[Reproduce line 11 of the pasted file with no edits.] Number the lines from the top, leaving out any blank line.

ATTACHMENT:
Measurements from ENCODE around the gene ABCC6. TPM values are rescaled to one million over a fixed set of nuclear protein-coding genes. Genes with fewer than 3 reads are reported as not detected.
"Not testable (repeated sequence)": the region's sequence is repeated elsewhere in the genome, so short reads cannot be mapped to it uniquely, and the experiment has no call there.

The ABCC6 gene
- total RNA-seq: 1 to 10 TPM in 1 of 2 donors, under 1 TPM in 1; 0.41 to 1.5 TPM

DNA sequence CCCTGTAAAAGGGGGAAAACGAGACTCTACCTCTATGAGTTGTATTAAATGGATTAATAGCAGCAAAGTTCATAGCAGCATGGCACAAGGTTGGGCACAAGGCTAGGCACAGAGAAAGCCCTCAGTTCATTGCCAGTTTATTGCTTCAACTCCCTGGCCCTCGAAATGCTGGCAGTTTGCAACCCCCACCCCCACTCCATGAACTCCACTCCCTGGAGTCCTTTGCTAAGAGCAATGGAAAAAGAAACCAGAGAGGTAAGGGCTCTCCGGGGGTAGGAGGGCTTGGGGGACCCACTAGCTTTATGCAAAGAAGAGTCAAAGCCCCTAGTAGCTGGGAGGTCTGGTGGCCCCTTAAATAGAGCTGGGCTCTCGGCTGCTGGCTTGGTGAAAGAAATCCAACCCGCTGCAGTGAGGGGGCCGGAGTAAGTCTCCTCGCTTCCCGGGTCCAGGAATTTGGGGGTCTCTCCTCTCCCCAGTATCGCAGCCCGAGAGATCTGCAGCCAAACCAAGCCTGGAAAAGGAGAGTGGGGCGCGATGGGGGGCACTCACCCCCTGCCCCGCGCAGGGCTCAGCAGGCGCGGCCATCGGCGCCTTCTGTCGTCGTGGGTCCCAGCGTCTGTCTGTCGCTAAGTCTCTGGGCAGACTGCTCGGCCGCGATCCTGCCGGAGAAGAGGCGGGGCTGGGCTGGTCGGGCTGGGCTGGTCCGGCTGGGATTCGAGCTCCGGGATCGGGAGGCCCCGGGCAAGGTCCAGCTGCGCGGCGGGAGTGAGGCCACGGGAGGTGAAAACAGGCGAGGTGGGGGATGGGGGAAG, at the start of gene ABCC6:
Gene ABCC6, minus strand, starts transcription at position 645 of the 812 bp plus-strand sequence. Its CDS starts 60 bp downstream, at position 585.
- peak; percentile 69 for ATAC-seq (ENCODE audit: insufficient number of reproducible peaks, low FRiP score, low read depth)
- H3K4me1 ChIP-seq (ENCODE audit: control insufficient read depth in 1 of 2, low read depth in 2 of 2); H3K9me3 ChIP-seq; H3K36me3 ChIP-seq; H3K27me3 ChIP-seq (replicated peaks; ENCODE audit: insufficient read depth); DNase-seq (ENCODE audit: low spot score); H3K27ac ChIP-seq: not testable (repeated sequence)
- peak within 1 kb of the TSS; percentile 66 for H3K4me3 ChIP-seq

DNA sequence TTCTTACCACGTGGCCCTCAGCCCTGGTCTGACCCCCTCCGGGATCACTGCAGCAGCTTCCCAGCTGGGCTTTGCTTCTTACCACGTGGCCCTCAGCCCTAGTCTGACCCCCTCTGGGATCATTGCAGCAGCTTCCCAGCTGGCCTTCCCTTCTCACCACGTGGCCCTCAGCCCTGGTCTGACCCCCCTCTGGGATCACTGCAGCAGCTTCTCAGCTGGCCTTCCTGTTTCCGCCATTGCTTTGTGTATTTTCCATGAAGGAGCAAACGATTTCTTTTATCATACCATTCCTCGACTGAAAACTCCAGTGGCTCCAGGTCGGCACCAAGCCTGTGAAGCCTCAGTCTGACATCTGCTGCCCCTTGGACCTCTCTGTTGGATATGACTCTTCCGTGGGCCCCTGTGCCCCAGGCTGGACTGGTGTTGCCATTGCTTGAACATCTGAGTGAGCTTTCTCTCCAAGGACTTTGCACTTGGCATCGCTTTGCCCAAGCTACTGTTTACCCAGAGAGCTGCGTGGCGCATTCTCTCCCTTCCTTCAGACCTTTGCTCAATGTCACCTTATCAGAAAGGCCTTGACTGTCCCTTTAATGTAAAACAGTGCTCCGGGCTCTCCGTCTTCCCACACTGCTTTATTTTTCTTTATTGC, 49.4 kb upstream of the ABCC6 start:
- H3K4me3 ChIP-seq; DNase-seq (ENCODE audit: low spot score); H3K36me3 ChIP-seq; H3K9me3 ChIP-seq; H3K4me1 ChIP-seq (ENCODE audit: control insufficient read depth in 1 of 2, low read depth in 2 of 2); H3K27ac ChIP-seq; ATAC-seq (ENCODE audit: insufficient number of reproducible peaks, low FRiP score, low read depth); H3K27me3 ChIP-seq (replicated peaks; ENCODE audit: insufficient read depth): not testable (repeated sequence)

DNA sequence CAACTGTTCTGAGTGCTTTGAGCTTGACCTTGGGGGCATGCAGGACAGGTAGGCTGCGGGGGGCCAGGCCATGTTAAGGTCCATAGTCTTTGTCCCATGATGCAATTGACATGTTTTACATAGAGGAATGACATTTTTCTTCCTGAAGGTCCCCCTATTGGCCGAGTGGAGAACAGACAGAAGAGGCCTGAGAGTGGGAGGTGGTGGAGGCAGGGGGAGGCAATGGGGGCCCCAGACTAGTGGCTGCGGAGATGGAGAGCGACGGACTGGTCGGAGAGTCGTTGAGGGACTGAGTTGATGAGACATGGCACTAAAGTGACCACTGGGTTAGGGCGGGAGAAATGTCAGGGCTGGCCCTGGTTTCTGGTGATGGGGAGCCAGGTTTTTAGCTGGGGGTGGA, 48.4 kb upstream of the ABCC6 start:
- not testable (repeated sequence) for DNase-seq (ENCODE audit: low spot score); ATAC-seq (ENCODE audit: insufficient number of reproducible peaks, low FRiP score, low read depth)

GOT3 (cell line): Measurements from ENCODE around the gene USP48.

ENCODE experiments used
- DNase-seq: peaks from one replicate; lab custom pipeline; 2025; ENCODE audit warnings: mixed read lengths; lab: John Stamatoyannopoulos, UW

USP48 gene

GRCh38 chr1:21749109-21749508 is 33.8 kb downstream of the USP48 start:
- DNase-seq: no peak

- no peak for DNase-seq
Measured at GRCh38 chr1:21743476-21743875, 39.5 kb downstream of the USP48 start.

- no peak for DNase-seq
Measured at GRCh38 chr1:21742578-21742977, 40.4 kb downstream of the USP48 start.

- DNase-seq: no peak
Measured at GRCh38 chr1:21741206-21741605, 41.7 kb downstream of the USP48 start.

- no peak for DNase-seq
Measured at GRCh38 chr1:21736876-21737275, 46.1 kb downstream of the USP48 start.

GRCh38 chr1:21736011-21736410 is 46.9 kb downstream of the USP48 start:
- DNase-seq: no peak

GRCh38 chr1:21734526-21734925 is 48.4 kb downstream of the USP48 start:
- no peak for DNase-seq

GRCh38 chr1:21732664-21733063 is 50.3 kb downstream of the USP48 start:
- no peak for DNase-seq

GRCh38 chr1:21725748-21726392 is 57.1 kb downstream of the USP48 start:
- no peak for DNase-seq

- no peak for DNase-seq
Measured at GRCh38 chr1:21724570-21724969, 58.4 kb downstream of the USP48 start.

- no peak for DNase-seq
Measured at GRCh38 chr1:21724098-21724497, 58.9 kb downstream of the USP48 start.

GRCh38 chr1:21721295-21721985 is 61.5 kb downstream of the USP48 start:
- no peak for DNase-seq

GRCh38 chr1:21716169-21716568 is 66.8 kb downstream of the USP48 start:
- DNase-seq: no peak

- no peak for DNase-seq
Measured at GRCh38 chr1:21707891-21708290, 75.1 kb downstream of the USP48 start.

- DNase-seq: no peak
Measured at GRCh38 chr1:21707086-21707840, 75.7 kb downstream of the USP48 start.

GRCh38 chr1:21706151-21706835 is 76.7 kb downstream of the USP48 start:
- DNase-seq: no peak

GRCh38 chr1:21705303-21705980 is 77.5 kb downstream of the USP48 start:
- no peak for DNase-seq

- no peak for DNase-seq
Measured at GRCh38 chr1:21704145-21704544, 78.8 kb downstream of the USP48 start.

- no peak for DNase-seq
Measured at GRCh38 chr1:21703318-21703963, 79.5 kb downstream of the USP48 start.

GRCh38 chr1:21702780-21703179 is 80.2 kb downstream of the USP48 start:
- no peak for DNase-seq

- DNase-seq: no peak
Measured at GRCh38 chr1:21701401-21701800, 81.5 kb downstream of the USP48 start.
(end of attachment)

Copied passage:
- H3K4me3 ChIP-seq; DNase-seq (ENCODE audit: low spot score); H3K36me3 ChIP-seq; H3K9me3 ChIP-seq; H3K4me1 ChIP-seq (ENCODE audit: control insufficient read depth in 1 of 2, low read depth in 2 of 2); H3K27ac ChIP-seq; ATAC-seq (ENCODE audit: insufficient number of reproducible peaks, low FRiP score, low read depth); H3K27me3 ChIP-seq (replicated peaks; ENCODE audit: insufficient read depth): not testable (repeated sequence)